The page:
Why ‘Intuitive’ Interface Is A Myth

Was the mouse “intuitive” before you learned to use it? Probably not. So intuition alone shouldn’t drive UI.

We toss around the term “intuitive” a lot when it comes to user interface. We think of Apple products, and the way they redefined PCs and smartphones through systems that “just worked.”

But Timoni West, a designer at Foursquare, makes an interesting argument. Sometimes, these so-called intuitive gestures are a poor substitute for a clearly explained alternative. Her advice:

… don’t feel like every single action you design right now, in this Wild West time of interaction design, has to be completely intuitive. There are things we think are intuitive now that we learned using tutorials decades ago. Andrei Herasimchuk pulled up a great old Apple tutorial on how to use a mouse. Do you remember those? Probably not, even if you’re above a certain age, and your kids or siblings (or maybe even you) have likely never seen them. They learned how to use a mouse by watching people instead. People don’t come out of the womb knowing how to use a mouse—they do learn it, at some point—but once the information is out there they can learn so seamlessly it doesn’t matter.

In other words, don’t strive above all else to make your interface intuitive, just make it very easy to learn. This piece got me thinking: Pinch-to-zoom is the epitome of what most of us would call an intuitive gesture in 2013. But would you have figured it out having never heard the term?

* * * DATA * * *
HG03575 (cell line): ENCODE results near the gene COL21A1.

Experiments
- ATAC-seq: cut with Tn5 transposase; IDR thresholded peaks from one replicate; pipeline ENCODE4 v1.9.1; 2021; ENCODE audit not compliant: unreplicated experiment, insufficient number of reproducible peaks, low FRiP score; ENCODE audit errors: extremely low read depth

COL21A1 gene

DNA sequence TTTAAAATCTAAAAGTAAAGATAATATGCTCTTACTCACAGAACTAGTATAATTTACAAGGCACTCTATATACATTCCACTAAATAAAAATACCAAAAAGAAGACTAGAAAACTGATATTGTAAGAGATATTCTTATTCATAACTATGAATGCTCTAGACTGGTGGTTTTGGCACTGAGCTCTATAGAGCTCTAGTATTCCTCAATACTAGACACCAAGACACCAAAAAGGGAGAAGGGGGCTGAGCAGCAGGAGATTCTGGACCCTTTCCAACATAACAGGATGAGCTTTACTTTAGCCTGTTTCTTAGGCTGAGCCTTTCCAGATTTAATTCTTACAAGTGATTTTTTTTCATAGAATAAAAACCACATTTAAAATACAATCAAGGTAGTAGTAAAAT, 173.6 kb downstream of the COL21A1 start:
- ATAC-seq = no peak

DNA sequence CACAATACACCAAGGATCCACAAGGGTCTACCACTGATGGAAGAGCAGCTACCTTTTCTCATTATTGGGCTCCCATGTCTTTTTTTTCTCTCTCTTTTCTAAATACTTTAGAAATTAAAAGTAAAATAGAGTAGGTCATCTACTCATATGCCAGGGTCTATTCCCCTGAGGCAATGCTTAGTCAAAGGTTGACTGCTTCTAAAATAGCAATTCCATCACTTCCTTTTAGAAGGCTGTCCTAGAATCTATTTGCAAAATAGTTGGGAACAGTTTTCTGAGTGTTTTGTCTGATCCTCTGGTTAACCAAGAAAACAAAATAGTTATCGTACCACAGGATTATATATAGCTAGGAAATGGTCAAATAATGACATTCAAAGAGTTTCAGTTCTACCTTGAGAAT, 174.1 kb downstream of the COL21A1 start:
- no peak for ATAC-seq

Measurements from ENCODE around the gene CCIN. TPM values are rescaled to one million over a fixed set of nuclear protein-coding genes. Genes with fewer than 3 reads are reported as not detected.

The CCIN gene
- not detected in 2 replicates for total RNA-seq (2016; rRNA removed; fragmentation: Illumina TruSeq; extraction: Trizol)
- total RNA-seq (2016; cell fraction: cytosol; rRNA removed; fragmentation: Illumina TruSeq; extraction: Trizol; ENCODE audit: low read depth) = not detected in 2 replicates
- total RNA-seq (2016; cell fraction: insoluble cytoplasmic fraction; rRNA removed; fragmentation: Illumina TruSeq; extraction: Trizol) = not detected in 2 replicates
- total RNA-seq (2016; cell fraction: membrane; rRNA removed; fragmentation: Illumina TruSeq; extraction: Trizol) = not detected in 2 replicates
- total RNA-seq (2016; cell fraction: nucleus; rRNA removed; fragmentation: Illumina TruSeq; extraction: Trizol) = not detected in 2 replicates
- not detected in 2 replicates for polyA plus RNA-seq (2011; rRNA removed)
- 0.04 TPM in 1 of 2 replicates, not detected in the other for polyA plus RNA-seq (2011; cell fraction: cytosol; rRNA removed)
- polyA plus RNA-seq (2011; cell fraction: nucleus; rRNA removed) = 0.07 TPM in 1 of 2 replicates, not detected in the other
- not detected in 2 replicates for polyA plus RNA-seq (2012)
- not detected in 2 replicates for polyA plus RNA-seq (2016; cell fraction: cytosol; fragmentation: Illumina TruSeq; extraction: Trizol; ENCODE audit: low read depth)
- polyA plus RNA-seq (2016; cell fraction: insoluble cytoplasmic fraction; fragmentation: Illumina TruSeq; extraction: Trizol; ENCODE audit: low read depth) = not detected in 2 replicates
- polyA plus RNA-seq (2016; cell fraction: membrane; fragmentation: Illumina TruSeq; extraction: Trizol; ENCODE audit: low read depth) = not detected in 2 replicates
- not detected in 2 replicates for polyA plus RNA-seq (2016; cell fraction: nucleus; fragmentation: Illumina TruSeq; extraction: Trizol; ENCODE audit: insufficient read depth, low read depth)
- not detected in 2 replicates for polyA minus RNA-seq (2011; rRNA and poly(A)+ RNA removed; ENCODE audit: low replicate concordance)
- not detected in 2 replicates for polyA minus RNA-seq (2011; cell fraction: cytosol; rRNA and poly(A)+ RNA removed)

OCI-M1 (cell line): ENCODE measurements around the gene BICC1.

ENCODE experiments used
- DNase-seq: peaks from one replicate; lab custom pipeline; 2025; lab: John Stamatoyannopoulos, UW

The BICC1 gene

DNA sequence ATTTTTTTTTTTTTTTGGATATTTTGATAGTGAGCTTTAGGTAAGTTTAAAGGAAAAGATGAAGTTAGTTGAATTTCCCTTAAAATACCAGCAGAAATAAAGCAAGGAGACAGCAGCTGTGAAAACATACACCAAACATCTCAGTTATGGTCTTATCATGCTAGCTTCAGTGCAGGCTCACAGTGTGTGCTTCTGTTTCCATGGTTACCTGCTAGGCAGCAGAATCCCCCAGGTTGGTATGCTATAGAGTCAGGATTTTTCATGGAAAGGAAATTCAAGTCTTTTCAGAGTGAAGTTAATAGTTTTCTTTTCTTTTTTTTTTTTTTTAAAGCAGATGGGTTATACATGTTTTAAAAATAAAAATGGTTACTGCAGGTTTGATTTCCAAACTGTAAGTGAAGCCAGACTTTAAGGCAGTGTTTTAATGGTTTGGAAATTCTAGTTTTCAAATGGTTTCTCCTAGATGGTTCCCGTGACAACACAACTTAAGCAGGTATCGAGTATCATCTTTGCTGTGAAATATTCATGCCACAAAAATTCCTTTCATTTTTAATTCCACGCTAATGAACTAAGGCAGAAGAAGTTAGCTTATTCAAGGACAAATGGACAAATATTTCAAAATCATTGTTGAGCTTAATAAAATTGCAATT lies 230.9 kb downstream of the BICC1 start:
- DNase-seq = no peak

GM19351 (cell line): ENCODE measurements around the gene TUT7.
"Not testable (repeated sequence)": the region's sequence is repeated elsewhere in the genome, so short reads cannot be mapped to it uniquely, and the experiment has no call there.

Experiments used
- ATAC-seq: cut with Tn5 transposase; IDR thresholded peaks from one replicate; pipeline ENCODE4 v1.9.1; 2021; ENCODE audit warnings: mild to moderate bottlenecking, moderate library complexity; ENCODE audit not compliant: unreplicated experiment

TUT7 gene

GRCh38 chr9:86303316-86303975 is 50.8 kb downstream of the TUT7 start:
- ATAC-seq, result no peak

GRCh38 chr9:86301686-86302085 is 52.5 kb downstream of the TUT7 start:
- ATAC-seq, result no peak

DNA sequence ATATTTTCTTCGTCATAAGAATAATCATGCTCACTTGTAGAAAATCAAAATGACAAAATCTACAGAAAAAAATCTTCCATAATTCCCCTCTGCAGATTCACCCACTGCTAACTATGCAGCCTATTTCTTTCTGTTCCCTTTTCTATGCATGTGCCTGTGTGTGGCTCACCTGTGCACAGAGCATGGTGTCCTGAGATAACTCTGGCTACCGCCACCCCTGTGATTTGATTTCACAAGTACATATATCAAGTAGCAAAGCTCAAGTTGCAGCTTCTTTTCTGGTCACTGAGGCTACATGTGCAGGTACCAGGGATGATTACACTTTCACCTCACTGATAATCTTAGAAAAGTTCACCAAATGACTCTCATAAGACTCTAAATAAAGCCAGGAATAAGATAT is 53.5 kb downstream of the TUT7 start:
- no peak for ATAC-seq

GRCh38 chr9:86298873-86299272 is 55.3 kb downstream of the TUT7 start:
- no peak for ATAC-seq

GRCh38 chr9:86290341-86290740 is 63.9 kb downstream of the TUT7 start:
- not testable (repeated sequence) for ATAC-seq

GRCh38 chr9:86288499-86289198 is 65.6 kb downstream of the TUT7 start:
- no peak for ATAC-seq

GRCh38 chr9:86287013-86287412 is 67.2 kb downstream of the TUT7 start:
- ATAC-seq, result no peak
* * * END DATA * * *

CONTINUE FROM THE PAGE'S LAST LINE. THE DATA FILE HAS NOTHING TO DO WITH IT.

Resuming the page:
Seriously, would you have picked up an iPhone with Google Maps loaded and thought to yourself, "I can pinch this glass screen to enlarge the whole image"? Of course not. Nothing in real life--from newspaper print to a magnifying glass--works like that. But it’s amazing because it simply feels fantastic, requiring minimal effort while provoking a response from the interface that is perfectly predictable. And once you go through the motions, you’ll never forget them again.

Picking your nose is intuitive. Much like Kleenex, pinch-to-zoom is intuitive only in retrospect.

Read more here.

[Hat tip: Matt Buchanan]

[Image: Pinch to Zoom via Shutterstock/Illustration: Kelly Rakowski/Co.Design]

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21 Comments

  • Jose Vigil

    Good Point Mark. Something reasonable after too much speaking.